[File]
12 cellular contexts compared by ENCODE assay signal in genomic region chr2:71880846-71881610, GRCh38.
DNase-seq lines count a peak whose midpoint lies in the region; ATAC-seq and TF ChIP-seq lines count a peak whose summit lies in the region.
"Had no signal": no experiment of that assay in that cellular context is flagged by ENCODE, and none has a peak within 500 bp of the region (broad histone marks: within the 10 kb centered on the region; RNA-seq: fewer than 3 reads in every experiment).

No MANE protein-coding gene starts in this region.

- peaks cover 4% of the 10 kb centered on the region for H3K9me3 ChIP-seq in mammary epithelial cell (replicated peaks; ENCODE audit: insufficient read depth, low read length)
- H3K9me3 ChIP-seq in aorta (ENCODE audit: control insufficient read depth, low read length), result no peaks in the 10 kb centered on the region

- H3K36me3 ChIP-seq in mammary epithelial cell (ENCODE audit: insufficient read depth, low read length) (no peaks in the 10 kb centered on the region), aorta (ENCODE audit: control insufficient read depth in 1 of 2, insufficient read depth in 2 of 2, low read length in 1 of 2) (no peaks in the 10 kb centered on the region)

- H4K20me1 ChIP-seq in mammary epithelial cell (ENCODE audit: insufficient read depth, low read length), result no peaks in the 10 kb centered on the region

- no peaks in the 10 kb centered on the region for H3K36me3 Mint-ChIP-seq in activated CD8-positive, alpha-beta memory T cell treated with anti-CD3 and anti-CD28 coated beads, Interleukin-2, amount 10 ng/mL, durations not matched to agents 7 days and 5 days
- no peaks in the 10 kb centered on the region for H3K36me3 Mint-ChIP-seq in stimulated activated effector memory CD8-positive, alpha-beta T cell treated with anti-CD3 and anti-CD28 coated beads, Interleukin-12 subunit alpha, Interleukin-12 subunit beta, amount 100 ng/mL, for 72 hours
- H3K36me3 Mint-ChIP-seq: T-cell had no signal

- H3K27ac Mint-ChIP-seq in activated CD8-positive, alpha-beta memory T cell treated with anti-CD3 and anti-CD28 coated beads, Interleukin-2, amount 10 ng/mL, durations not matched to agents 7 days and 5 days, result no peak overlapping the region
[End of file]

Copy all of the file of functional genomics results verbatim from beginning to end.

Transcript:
12 cellular contexts compared by ENCODE assay signal in genomic region chr2:71880846-71881610, GRCh38.
DNase-seq lines count a peak whose midpoint lies in the region; ATAC-seq and TF ChIP-seq lines count a peak whose summit lies in the region.
"Had no signal": no experiment of that assay in that cellular context is flagged by ENCODE, and none has a peak within 500 bp of the region (broad histone marks: within the 10 kb centered on the region; RNA-seq: fewer than 3 reads in every experiment).

No MANE protein-coding gene starts in this region.

- peaks cover 4% of the 10 kb centered on the region for H3K9me3 ChIP-seq in mammary epithelial cell (replicated peaks; ENCODE audit: insufficient read depth, low read length)
- H3K9me3 ChIP-seq in aorta (ENCODE audit: control insufficient read depth, low read length), result no peaks in the 10 kb centered on the region

- H3K36me3 ChIP-seq in mammary epithelial cell (ENCODE audit: insufficient read depth, low read length) (no peaks in the 10 kb centered on the region), aorta (ENCODE audit: control insufficient read depth in 1 of 2, insufficient read depth in 2 of 2, low read length in 1 of 2) (no peaks in the 10 kb centered on the region)

- H4K20me1 ChIP-seq in mammary epithelial cell (ENCODE audit: insufficient read depth, low read length), result no peaks in the 10 kb centered on the region

- no peaks in the 10 kb centered on the region for H3K36me3 Mint-ChIP-seq in activated CD8-positive, alpha-beta memory T cell treated with anti-CD3 and anti-CD28 coated beads, Interleukin-2, amount 10 ng/mL, durations not matched to agents 7 days and 5 days
- no peaks in the 10 kb centered on the region for H3K36me3 Mint-ChIP-seq in stimulated activated effector memory CD8-positive, alpha-beta T cell treated with anti-CD3 and anti-CD28 coated beads, Interleukin-12 subunit alpha, Interleukin-12 subunit beta, amount 100 ng/mL, for 72 hours
- H3K36me3 Mint-ChIP-seq: T-cell had no signal

- H3K27ac Mint-ChIP-seq in activated CD8-positive, alpha-beta memory T cell treated with anti-CD3 and anti-CD28 coated beads, Interleukin-2, amount 10 ng/mL, durations not matched to agents 7 days and 5 days, result no peak overlapping the region